Monday, August 16, 2010

Luke 13:10-17

Pentecost +13

Luke 13:10-17

Life brings opportunity after opportunity to respond to what is before us, rather than what is already past. A built-in response, even from such a revered place as doctrine, seems to continually miss the mark. If we substitute any systemic response for that of paying attention to what is needed now, we eventually run afoul of the hypocrisy demon.

To know a rule without the ability to recognize when to use it and when to ignore it begins to put us in a box that will eventually, in turn, be used to put everyone else in a box and relate to them as less than human (otherwise they wouldn’t be in a box).

So it is that Jesus [read, “you”] is able to see a woman in need of an encouraging word (a first step toward a healing word - a healing word that would allow a scan of a larger horizon than the dirt at her feet).

Jesus could have joined others in the hypocrisy box, simply by having his eye on G*D’s judgment and rule from yesterday that would constrain us today. Instead, Jesus actually saw a woman first, rather than a set of rules that would dim her in his eye (each layer of rule further obscuring her presence and reality) and perhaps make her invisible. Instead, Jesus was looking around him with an eye to G*D’s mercy. Instead of dimming the woman, she began to become brighter and clearer. Jesus was able to see the straightness in her bent form and to call it forth.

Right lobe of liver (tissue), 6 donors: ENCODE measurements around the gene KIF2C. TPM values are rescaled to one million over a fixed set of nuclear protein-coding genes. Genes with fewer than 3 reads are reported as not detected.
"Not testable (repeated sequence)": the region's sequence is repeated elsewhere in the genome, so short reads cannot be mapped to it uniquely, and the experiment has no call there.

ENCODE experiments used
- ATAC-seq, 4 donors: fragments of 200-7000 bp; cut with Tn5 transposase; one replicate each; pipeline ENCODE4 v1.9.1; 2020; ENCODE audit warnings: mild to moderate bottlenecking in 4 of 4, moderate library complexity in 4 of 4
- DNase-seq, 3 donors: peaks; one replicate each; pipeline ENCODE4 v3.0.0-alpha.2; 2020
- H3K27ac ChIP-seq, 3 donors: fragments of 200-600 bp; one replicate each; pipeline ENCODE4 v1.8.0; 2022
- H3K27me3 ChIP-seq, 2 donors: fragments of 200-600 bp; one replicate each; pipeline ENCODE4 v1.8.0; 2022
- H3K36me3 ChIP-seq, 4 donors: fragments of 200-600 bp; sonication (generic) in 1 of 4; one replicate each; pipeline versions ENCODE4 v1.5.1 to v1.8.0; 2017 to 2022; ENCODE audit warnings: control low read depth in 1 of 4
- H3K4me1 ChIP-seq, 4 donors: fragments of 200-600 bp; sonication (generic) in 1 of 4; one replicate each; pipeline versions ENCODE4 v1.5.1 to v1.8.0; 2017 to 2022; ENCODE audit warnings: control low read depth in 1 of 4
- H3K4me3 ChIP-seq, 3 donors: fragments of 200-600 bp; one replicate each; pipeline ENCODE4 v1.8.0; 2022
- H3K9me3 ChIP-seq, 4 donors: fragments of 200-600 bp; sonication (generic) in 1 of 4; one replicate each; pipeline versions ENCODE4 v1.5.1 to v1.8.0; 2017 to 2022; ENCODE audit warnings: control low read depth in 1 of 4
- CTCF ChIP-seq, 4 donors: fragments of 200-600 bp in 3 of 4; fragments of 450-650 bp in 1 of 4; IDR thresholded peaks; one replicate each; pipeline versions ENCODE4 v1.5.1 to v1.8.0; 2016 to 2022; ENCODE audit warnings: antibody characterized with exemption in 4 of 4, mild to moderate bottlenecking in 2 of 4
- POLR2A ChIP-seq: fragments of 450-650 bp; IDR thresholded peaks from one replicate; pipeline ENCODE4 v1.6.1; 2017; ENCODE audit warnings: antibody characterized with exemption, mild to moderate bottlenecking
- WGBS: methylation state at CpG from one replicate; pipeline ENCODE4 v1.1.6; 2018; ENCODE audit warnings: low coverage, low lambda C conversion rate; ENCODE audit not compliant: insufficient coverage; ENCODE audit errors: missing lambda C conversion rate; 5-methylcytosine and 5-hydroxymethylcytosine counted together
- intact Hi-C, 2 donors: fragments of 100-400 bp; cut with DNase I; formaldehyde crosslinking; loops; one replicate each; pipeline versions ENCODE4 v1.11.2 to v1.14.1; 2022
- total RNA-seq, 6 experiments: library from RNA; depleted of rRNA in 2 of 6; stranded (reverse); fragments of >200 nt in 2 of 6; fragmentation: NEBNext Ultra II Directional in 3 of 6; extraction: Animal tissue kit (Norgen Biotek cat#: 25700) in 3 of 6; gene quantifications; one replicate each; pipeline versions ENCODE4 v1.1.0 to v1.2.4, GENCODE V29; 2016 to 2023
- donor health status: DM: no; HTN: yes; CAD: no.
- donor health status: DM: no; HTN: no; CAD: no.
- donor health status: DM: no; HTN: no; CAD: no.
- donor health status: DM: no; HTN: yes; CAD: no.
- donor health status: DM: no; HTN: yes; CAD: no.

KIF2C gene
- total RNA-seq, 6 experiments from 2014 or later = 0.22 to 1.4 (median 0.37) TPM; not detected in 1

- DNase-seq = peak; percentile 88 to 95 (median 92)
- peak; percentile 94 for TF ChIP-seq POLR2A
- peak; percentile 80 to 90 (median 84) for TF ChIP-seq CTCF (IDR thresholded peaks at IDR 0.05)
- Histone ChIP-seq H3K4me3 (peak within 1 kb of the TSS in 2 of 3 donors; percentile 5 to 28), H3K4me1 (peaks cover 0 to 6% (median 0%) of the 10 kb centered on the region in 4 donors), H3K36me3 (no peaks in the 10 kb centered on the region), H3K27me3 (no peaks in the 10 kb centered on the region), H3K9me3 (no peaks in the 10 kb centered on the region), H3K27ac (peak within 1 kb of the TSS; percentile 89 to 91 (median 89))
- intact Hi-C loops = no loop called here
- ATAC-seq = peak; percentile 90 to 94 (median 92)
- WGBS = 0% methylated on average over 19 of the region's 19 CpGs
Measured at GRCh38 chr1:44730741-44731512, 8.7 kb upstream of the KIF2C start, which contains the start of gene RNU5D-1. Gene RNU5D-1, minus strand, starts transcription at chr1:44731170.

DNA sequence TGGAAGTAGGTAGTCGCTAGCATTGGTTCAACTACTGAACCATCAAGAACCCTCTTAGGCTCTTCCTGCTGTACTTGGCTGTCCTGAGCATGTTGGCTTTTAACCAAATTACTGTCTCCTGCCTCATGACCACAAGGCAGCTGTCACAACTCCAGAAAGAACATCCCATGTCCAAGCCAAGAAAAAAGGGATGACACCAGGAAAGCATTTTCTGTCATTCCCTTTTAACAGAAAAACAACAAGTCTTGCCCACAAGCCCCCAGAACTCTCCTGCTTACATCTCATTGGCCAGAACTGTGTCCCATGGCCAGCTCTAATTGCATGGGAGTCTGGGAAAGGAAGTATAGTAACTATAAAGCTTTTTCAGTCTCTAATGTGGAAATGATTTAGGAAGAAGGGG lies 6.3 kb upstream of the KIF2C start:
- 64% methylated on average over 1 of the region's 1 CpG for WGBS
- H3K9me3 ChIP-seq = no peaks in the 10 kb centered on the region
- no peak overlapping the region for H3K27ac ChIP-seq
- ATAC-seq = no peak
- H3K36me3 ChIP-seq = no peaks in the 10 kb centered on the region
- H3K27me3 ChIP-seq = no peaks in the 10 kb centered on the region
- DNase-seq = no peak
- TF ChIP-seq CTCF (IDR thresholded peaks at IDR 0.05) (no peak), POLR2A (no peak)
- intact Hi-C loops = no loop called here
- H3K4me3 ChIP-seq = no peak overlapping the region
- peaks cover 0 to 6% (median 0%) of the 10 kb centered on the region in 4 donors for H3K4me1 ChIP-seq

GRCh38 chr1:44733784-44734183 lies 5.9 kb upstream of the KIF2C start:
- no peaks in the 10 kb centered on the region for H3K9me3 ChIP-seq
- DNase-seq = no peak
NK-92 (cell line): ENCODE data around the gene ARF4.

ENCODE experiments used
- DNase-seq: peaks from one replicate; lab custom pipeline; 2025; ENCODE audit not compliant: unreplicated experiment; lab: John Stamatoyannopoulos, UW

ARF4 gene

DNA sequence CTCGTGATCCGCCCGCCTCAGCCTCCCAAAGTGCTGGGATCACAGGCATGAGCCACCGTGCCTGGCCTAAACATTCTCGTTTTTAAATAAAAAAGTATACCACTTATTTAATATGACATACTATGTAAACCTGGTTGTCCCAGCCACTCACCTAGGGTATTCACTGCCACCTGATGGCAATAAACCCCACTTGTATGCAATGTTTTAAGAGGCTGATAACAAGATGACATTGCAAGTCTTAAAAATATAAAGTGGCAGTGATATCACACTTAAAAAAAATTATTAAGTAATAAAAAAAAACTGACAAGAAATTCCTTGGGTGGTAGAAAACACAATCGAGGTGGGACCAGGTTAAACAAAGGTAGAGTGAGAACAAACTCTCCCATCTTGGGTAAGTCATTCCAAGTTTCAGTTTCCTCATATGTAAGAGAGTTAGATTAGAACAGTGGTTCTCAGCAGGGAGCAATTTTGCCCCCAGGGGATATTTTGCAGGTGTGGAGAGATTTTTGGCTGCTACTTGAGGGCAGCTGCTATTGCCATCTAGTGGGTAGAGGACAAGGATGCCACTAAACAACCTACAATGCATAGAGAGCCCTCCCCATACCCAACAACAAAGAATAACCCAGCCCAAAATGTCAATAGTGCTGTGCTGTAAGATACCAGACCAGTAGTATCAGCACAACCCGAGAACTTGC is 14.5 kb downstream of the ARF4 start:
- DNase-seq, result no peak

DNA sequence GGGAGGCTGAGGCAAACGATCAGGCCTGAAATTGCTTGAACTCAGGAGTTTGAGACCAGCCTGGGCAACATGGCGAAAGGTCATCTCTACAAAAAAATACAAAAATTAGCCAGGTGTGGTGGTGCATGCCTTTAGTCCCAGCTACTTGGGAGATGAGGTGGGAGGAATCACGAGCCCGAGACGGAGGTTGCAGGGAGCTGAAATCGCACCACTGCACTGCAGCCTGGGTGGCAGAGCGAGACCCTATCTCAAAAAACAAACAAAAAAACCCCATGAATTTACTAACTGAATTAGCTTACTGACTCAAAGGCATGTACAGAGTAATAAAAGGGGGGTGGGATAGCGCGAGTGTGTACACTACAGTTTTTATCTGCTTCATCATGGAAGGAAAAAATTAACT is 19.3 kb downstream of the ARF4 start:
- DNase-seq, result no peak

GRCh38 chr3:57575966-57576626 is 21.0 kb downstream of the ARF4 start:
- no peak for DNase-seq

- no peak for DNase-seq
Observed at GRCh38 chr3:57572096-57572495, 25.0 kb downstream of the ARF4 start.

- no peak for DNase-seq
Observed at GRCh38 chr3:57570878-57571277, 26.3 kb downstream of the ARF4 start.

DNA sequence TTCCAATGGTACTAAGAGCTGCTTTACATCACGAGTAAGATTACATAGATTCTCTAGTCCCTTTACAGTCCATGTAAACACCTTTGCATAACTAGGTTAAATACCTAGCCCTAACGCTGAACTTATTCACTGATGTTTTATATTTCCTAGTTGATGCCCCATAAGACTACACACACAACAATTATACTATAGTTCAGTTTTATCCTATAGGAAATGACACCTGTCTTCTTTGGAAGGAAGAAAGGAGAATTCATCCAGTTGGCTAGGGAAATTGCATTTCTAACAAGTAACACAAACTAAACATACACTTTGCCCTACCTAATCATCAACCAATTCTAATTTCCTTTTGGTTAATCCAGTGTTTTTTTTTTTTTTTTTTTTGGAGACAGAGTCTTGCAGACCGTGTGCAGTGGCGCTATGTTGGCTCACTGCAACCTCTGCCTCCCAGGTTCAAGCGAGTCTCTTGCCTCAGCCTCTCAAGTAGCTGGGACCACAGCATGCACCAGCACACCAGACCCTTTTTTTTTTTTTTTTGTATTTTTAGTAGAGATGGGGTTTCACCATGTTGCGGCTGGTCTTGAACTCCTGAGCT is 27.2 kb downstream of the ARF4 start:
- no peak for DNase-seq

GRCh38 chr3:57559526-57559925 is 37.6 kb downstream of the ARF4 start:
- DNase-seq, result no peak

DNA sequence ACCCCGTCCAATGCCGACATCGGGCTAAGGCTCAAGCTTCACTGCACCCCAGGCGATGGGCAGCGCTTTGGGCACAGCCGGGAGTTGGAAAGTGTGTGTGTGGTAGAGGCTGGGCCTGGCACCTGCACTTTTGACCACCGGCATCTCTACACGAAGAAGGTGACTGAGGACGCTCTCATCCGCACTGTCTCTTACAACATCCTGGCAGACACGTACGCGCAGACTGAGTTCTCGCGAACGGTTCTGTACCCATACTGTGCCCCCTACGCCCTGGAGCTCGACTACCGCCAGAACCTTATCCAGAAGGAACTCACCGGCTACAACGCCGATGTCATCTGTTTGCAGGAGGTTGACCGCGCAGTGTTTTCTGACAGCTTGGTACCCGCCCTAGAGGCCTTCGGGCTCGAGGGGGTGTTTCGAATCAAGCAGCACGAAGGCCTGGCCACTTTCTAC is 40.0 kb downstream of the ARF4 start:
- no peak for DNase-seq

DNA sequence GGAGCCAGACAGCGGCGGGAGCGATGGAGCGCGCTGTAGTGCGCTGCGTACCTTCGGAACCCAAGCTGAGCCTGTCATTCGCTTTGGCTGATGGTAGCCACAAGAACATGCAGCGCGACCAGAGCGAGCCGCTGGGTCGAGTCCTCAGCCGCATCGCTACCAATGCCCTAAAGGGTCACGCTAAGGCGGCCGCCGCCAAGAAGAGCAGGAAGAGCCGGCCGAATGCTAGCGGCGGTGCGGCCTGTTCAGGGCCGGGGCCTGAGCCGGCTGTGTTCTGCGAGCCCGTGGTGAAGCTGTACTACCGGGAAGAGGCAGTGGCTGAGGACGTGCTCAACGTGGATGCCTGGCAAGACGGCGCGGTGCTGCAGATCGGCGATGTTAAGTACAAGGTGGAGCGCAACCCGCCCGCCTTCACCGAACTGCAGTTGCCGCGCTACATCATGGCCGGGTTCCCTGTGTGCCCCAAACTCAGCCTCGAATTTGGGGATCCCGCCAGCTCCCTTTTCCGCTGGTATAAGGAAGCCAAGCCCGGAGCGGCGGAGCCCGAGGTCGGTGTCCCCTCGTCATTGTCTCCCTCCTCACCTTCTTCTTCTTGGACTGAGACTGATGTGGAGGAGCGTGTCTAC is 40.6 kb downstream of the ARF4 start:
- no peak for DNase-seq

It is noteworthy that the issue of hypocrisy is connected with shame. The approach to rules first, rather than mercy, is meant as an insulation from engaging life. The rules simplify our life and we all participate in them to some extent (they do keep traffic moving). And to be caught out, when we thought we had our protection up, failing in basic care for one another, we are ashamed - partly for the good we could have done, but didn’t, but mostly for having trusted our rules and finding that they didn’t keep us from getting called out - the Living G*D we thought we had under control is moving on leaving the husks of rules behind.

It seems our lives are complex enough that there is hypocrisy in every life. At stake is the amount and the arena of our hypocrisy. A part of our task is simply to be aware of the many avenues through which we are hypocritical and to begin lessening how much we have in a particular arena and to reduce the fields in which we are active. This is both individual and communal work.

In this story shame will lead to revenge for having been shown to be out of touch. An important question for every day is how we gauge our hypocrisy level. Can we even see that we have one? Is it high enough to keep us blind to the needs of people as we “should” all over them? Is is low enough that we can better see folks and move toward them with mercy? May you be blessed with a bit less tolerance for rules for the sake of power than yesterday and a bit more mercy toward all than you thought you had - and the same tomorrow.

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